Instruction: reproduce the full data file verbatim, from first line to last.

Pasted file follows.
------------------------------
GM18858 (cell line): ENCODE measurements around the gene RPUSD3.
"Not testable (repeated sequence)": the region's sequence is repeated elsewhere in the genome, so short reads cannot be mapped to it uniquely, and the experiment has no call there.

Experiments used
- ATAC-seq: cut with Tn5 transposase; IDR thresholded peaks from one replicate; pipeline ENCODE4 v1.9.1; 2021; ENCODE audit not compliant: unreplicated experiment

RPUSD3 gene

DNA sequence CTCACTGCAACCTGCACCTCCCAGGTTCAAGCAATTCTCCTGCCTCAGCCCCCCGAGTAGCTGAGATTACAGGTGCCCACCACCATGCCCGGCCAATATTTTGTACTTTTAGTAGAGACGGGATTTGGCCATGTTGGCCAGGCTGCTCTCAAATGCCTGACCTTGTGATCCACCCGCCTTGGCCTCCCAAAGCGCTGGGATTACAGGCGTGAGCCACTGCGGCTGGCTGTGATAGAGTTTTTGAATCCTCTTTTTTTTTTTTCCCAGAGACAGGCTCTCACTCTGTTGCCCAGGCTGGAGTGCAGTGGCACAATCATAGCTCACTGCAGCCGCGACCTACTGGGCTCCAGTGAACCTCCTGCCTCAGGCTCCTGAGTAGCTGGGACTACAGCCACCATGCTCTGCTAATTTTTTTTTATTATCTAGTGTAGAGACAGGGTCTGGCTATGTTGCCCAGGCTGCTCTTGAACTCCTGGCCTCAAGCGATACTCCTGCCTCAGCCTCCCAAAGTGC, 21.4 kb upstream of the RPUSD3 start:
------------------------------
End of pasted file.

GM18858 (cell line): ENCODE measurements around the gene RPUSD3.
"Not testable (repeated sequence)": the region's sequence is repeated elsewhere in the genome, so short reads cannot be mapped to it uniquely, and the experiment has no call there.

Experiments used
- ATAC-seq: cut with Tn5 transposase; IDR thresholded peaks from one replicate; pipeline ENCODE4 v1.9.1; 2021; ENCODE audit not compliant: unreplicated experiment

RPUSD3 gene

DNA sequence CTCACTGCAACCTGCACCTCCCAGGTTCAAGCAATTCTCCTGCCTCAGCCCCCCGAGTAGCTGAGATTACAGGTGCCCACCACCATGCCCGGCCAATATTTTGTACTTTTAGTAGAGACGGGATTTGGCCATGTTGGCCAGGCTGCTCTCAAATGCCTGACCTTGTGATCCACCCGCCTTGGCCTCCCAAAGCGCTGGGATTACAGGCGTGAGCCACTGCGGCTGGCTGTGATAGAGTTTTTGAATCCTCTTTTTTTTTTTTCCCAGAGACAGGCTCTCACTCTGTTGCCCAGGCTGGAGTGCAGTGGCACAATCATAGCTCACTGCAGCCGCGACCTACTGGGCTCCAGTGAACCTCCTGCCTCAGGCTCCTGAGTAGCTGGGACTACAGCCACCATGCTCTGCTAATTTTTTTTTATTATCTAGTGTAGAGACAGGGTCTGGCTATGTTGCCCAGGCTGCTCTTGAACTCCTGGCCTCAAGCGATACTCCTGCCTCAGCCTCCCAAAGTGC, 21.4 kb upstream of the RPUSD3 start: